I even saw cases in which parents bought the right of presenting to the office of cashier at one of these banks, with the fixed determination that some one of their sons (perhaps a mere child) should fill it. There was the lad himself — growing up with every promise of becoming a good and honourable man — but utterly without warning concerning the iron shoe which his natural protector was providing for him. Who could say that the whole thing would not end in a life-long lie, and vain chafing to escape, I confess that there were few things in Erewhon which shocked me more than this.
Yet we do something not so very different from this even in England, and as regards the dual commercial system, all countries have, and have had, a law of the land, and also another law, which, though professedly more sacred, has far less effect on their daily life and actions. It seems as though the need for some law over and above, and sometimes even conflicting with, the law of the land, must spring from something that lies deep down in man’s nature; indeed, it is hard to think that man could ever have become man at all, but for the gradual evolution of a perception that though this world looms so large when we are in it, it may seem a little thing when we have got away from it.
When man had grown to the perception that in the everlasting Is-and-Is-Not of nature, the world and all that it contains, including man, is at the same time both seen and unseen, he felt the need of two rules of life, one for the seen, and the other for the unseen side of things. For the laws affecting the seen world he claimed the sanction of seen powers; for the unseen (of which he knows nothing save that it exists and is powerful) he appealed to the unseen power (of which, again, he knows nothing save that it exists and is powerful) to which he gives the name of God.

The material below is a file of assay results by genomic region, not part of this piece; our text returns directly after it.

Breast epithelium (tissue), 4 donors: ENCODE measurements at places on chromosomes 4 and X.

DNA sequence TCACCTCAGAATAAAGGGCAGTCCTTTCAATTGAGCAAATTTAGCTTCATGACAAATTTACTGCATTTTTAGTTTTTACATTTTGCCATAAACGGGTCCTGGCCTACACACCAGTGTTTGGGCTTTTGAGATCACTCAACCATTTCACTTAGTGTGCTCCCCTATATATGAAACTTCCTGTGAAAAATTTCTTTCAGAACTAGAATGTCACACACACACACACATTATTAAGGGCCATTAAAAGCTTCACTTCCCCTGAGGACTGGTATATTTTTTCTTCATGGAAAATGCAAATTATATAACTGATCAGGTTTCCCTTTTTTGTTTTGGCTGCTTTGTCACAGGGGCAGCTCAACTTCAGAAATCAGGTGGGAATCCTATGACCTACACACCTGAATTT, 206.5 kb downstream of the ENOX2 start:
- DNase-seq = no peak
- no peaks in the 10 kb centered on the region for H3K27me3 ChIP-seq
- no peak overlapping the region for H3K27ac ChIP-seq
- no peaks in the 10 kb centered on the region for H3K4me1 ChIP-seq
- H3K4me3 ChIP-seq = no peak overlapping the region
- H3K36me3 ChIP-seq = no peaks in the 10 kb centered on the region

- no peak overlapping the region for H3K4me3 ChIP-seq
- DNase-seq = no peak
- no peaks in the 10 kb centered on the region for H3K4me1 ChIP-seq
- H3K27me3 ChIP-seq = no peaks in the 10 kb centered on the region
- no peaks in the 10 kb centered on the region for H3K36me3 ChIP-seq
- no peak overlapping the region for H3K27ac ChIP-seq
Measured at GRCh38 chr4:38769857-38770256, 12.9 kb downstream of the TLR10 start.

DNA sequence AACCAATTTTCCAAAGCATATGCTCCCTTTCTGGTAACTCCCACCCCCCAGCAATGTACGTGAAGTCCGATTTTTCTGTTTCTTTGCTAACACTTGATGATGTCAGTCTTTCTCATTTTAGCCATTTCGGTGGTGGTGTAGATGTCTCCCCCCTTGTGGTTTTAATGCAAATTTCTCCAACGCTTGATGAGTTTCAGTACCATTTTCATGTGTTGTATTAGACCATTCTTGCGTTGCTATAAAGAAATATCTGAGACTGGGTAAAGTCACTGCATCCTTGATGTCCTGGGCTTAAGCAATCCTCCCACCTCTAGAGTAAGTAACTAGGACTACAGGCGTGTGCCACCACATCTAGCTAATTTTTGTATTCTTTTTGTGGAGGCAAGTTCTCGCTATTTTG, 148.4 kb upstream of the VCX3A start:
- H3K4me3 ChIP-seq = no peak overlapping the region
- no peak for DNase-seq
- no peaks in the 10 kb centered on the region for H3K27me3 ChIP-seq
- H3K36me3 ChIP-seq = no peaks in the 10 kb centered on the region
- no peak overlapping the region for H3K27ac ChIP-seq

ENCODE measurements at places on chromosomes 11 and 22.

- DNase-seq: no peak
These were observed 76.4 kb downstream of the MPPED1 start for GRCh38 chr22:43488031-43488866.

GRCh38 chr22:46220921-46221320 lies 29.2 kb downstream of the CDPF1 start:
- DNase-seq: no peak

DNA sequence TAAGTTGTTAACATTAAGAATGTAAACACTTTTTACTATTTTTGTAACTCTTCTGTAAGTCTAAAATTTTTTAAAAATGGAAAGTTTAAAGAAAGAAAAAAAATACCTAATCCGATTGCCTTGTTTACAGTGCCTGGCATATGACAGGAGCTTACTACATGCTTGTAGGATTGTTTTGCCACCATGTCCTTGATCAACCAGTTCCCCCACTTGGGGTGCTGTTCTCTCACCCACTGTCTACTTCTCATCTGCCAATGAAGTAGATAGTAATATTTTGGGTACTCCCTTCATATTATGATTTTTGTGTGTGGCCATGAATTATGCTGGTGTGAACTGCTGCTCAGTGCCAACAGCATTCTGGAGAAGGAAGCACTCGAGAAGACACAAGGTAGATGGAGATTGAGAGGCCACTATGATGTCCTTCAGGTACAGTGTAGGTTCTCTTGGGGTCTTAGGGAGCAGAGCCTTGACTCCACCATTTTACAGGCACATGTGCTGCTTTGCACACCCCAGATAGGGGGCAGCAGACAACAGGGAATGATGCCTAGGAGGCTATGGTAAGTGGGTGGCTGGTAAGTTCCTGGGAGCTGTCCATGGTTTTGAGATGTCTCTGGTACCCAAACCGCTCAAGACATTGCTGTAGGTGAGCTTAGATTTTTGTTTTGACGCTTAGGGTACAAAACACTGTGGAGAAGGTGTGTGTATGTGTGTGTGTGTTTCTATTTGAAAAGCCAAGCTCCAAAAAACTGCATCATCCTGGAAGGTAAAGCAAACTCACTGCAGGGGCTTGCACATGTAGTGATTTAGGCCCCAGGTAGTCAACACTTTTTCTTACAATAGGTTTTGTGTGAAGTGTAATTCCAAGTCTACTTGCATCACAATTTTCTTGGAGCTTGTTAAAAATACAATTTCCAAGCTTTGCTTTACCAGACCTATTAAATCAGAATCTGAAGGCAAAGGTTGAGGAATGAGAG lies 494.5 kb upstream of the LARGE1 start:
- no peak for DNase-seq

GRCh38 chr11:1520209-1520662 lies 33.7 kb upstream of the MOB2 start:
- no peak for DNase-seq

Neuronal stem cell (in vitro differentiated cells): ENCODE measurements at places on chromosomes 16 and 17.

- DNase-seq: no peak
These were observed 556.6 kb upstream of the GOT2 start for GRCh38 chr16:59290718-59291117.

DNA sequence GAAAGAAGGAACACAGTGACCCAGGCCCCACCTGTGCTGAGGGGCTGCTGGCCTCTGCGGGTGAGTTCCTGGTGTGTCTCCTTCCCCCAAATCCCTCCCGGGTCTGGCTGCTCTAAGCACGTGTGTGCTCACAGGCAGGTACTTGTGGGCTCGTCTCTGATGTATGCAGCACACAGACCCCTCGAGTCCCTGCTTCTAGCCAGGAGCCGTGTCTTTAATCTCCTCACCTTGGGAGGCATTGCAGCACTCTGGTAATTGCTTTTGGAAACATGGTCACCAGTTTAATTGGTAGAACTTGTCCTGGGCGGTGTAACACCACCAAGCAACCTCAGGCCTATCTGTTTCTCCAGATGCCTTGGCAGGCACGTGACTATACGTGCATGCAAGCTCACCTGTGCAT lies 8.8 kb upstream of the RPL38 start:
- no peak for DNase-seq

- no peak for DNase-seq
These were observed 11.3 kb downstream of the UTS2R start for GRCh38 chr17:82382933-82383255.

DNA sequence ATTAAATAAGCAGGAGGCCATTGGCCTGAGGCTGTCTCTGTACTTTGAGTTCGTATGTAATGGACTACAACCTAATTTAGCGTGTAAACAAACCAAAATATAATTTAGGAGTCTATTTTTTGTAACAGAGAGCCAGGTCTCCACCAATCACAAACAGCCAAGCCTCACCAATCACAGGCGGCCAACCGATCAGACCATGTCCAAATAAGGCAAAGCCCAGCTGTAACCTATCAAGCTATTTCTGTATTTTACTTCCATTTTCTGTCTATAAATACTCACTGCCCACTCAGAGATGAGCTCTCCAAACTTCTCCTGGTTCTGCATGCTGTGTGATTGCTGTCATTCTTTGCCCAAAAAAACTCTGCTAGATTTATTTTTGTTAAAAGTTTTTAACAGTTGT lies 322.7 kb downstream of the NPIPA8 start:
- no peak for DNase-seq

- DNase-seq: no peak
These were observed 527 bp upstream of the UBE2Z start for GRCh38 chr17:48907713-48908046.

Some Erewhonian opinions concerning the intelligence of the unborn embryo, that I regret my space will not permit me to lay before the reader, have led me to conclude that the Erewhonian Musical Banks, and perhaps the religious systems of all countries, are now more or less of an attempt to uphold the unfathomable and unconscious instinctive wisdom of millions of past generations, against the comparatively shallow, consciously reasoning, and ephemeral conclusions drawn from that of the last thirty or forty.
The saving feature of the Erewhonian Musical Bank system (as distinct from the quasi-idolatrous views which co-exist with it, and on which I will touch later) was that while it bore witness to the existence of a kingdom that is not of this world, it made no attempt to pierce the veil that hides it from human eyes. It is here that almost all religions go wrong. Their priests try to make us believe that they know more about the unseen world than those whose eyes are still blinded by the seen, can ever know — forgetting that while to deny the existence of an unseen kingdom is bad, to pretend that we know more about it than its bare existence is no better. This chapter is already longer than I intended, but I should like to say that in spite of the saving feature of which I have just spoken, I cannot help thinking that the Erewhonians are on the eve of some great change in their religious opinions, or at any rate in that part of them which finds expression through their Musical Banks. So far as I could see, fully ninety per cent. of the population of the metropolis looked upon these barks with something not far removed from contempt. If this is so, any such startling event as is sure to arise sooner or later, may serve as a nucleus to a new order of things that will be more in harmony with both the heads and hearts of the people.